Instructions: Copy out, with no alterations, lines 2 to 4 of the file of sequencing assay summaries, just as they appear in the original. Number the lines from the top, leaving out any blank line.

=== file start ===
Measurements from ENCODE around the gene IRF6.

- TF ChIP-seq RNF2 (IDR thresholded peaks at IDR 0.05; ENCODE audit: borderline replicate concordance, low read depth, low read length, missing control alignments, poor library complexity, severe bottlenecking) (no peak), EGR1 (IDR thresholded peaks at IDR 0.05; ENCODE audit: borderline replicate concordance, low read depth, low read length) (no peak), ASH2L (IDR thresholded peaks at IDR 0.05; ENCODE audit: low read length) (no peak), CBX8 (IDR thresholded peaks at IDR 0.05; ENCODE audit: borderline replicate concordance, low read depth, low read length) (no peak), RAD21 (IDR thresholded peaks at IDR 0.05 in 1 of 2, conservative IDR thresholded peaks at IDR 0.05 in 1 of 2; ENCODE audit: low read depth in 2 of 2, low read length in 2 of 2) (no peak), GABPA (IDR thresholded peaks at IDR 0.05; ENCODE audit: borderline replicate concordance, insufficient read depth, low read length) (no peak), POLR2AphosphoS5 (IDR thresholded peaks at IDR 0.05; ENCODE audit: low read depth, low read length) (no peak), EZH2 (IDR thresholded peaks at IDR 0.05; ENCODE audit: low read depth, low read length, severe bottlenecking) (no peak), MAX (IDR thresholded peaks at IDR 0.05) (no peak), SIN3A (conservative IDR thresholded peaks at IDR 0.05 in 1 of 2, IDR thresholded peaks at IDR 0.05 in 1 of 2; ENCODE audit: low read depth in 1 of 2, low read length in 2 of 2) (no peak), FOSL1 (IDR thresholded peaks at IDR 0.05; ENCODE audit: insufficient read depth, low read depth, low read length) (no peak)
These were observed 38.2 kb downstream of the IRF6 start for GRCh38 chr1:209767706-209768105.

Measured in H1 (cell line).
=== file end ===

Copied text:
- TF ChIP-seq RNF2 (IDR thresholded peaks at IDR 0.05; ENCODE audit: borderline replicate concordance, low read depth, low read length, missing control alignments, poor library complexity, severe bottlenecking) (no peak), EGR1 (IDR thresholded peaks at IDR 0.05; ENCODE audit: borderline replicate concordance, low read depth, low read length) (no peak), ASH2L (IDR thresholded peaks at IDR 0.05; ENCODE audit: low read length) (no peak), CBX8 (IDR thresholded peaks at IDR 0.05; ENCODE audit: borderline replicate concordance, low read depth, low read length) (no peak), RAD21 (IDR thresholded peaks at IDR 0.05 in 1 of 2, conservative IDR thresholded peaks at IDR 0.05 in 1 of 2; ENCODE audit: low read depth in 2 of 2, low read length in 2 of 2) (no peak), GABPA (IDR thresholded peaks at IDR 0.05; ENCODE audit: borderline replicate concordance, insufficient read depth, low read length) (no peak), POLR2AphosphoS5 (IDR thresholded peaks at IDR 0.05; ENCODE audit: low read depth, low read length) (no peak), EZH2 (IDR thresholded peaks at IDR 0.05; ENCODE audit: low read depth, low read length, severe bottlenecking) (no peak), MAX (IDR thresholded peaks at IDR 0.05) (no peak), SIN3A (conservative IDR thresholded peaks at IDR 0.05 in 1 of 2, IDR thresholded peaks at IDR 0.05 in 1 of 2; ENCODE audit: low read depth in 1 of 2, low read length in 2 of 2) (no peak), FOSL1 (IDR thresholded peaks at IDR 0.05; ENCODE audit: insufficient read depth, low read depth, low read length) (no peak)
These were observed 38.2 kb downstream of the IRF6 start for GRCh38 chr1:209767706-209768105.

Measured in H1 (cell line).